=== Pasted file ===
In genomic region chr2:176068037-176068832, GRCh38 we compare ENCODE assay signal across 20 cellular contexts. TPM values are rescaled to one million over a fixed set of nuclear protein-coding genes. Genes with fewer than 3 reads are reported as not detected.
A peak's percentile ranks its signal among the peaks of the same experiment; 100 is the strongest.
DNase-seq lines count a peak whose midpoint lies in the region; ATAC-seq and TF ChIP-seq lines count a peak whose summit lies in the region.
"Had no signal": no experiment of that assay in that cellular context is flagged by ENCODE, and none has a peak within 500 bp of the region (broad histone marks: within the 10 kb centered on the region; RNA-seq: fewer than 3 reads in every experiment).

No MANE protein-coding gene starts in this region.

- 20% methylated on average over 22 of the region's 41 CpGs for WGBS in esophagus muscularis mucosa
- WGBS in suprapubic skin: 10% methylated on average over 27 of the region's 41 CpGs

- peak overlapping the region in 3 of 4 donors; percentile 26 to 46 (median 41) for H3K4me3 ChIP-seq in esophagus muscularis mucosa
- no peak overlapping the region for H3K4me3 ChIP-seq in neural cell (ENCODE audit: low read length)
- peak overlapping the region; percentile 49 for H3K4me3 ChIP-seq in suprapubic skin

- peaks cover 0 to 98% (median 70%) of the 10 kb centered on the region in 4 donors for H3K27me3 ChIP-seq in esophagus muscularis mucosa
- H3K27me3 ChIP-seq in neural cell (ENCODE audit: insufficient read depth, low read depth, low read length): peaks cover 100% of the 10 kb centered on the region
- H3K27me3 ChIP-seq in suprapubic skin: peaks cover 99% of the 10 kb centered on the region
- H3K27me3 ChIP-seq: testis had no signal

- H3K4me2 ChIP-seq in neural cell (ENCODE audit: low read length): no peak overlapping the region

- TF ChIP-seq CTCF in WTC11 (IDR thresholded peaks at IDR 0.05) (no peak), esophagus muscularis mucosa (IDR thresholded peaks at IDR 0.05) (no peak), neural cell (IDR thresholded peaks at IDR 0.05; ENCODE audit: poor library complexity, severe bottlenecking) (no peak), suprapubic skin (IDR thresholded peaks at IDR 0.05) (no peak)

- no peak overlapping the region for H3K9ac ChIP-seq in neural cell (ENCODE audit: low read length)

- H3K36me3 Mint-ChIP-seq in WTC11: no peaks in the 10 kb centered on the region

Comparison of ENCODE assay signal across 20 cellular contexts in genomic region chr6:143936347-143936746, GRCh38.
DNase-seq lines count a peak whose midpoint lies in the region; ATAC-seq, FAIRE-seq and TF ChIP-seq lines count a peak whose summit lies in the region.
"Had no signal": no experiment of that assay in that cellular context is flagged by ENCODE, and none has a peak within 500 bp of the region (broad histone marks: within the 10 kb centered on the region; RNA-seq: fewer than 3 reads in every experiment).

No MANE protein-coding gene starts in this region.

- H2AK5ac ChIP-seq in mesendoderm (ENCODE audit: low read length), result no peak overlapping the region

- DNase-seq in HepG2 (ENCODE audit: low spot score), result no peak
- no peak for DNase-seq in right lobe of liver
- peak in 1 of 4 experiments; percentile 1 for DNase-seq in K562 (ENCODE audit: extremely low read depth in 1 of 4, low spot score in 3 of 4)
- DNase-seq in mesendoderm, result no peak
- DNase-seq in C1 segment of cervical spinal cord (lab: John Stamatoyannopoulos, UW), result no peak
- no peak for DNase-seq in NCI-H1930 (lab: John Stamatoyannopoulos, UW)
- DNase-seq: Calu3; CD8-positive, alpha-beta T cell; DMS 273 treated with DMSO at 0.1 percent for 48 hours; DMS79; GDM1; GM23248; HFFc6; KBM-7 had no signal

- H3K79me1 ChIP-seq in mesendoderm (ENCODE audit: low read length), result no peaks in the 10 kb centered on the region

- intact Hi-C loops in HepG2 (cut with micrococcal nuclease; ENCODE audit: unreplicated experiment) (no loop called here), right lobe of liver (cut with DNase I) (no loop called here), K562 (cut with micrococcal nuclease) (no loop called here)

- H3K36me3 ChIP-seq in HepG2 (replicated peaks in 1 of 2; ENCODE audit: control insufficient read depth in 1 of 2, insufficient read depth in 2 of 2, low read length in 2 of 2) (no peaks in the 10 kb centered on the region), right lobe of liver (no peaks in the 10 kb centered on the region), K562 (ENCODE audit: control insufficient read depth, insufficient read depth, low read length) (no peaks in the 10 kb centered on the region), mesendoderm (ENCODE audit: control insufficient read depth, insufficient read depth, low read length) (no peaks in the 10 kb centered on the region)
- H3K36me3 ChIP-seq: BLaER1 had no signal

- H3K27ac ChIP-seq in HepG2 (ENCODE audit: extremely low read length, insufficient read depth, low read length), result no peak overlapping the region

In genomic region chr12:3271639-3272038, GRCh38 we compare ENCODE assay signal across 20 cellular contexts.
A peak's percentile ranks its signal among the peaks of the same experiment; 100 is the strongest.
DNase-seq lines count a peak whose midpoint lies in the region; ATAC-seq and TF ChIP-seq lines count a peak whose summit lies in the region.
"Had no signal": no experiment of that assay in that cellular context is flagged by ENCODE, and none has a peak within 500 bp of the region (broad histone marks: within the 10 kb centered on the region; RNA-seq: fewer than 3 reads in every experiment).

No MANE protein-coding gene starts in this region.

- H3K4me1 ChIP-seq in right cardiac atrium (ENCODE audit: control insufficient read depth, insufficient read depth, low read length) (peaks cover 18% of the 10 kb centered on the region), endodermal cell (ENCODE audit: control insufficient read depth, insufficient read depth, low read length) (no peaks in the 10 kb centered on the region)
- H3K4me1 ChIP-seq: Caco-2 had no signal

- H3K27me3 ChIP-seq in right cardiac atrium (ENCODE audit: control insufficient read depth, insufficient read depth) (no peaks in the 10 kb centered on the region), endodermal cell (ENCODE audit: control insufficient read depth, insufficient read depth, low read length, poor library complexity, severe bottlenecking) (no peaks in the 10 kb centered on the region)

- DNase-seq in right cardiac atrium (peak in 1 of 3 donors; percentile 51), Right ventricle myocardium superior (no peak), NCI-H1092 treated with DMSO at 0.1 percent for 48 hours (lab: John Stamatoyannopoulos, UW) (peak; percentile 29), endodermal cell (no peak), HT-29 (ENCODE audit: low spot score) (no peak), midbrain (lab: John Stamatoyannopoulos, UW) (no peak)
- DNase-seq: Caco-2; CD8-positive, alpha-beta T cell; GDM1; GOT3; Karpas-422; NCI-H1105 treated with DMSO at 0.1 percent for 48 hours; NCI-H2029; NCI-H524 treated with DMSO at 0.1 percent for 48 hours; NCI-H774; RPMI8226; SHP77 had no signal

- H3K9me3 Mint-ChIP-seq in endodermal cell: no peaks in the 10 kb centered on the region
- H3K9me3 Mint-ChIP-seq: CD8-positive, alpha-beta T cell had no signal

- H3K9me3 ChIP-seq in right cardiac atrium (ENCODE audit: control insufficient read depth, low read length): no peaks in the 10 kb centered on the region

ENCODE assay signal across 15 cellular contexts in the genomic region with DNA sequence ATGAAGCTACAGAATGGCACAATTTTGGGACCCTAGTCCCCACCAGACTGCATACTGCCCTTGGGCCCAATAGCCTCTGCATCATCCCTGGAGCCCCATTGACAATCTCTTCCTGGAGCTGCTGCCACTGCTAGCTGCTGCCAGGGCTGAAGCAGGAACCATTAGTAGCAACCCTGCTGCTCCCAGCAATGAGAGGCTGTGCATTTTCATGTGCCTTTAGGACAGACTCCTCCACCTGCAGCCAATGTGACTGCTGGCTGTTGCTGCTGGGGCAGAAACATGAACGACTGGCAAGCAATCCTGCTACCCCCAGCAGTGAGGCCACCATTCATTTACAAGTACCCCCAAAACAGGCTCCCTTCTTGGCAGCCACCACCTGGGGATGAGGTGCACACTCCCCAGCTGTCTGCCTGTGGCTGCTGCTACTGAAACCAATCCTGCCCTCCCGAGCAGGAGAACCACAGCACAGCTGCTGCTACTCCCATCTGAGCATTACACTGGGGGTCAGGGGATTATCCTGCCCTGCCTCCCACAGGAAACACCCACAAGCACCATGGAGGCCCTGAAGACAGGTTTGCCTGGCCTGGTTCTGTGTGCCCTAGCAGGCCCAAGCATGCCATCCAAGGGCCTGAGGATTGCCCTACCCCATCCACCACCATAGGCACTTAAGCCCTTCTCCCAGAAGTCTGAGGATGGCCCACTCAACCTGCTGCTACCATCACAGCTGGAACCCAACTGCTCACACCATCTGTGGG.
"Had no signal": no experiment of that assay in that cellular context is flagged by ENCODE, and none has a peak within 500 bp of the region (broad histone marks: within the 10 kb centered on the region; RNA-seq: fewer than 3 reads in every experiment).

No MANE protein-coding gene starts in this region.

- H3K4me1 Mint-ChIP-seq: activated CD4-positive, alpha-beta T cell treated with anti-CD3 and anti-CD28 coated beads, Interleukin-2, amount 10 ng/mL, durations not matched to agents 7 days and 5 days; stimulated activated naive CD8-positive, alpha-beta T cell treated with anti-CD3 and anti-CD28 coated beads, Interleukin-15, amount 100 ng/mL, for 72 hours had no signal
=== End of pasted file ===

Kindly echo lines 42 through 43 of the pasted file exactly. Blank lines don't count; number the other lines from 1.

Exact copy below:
- H3K4me1 ChIP-seq: Caco-2 had no signal

- H3K27me3 ChIP-seq in right cardiac atrium (ENCODE audit: control insufficient read depth, insufficient read depth) (no peaks in the 10 kb centered on the region), endodermal cell (ENCODE audit: control insufficient read depth, insufficient read depth, low read length, poor library complexity, severe bottlenecking) (no peaks in the 10 kb centered on the region)